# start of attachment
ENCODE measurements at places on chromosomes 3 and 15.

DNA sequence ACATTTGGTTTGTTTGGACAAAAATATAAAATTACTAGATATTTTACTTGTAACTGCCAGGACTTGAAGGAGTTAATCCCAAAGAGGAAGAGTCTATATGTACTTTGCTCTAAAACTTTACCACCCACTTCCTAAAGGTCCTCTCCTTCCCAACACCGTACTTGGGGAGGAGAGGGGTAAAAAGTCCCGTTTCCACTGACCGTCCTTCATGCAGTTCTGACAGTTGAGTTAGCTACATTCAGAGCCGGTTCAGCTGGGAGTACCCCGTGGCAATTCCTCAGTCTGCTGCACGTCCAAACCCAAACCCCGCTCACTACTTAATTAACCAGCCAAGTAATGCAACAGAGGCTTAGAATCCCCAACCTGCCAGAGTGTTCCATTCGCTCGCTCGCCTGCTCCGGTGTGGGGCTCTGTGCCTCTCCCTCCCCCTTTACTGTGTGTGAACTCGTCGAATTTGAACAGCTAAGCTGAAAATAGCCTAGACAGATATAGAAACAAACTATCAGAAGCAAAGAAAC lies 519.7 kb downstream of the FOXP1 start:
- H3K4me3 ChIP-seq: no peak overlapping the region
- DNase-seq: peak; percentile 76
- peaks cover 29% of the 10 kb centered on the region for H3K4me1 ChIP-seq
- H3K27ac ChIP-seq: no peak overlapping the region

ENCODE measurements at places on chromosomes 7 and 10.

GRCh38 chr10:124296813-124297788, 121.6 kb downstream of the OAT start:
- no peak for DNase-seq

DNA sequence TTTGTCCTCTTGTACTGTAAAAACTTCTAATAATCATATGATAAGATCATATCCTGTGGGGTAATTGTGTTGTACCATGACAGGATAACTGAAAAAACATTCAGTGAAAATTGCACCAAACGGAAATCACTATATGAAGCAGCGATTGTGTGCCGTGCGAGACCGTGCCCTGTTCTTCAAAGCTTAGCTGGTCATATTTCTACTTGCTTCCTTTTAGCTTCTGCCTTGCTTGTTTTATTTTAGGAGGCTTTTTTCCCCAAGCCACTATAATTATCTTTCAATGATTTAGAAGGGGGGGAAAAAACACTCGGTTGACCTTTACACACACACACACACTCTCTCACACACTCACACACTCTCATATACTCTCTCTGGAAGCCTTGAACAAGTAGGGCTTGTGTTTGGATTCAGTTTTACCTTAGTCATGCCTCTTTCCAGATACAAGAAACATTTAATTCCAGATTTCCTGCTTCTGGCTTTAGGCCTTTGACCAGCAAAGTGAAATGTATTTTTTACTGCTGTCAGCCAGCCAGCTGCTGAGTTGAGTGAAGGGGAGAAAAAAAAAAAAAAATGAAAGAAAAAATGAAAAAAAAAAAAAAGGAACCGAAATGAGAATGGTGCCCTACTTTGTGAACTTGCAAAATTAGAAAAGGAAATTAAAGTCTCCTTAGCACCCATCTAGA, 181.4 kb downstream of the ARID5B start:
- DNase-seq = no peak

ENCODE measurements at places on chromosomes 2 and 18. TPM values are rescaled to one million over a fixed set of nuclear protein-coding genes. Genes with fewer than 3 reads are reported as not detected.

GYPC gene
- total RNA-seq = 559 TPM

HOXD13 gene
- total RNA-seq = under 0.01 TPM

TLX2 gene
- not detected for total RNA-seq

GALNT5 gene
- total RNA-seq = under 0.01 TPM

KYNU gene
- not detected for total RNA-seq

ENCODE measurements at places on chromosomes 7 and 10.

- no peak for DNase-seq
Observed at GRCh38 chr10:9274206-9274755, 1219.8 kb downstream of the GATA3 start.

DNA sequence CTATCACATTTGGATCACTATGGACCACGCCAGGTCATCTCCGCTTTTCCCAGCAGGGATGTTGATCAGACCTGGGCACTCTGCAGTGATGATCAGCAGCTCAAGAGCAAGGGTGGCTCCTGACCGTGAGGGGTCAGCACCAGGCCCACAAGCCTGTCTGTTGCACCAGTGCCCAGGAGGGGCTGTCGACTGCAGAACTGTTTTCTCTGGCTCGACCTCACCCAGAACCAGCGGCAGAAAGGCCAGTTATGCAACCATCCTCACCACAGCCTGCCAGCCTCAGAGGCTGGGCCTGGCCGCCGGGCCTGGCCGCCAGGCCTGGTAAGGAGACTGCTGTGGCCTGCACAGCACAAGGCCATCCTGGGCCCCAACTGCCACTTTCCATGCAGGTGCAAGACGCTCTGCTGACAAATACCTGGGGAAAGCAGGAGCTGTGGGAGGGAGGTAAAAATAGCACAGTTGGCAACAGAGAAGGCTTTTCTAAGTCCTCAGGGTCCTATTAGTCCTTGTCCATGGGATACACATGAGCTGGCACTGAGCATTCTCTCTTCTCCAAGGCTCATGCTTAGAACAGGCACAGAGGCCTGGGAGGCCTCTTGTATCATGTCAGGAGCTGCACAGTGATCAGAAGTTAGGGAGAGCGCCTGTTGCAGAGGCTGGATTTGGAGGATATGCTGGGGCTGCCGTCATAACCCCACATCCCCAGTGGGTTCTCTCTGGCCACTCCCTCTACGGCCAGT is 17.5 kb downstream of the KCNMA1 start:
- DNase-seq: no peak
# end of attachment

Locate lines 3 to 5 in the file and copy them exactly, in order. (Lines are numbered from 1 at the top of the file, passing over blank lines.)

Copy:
- H3K4me3 ChIP-seq: no peak overlapping the region
- DNase-seq: peak; percentile 76
- peaks cover 29% of the 10 kb centered on the region for H3K4me1 ChIP-seq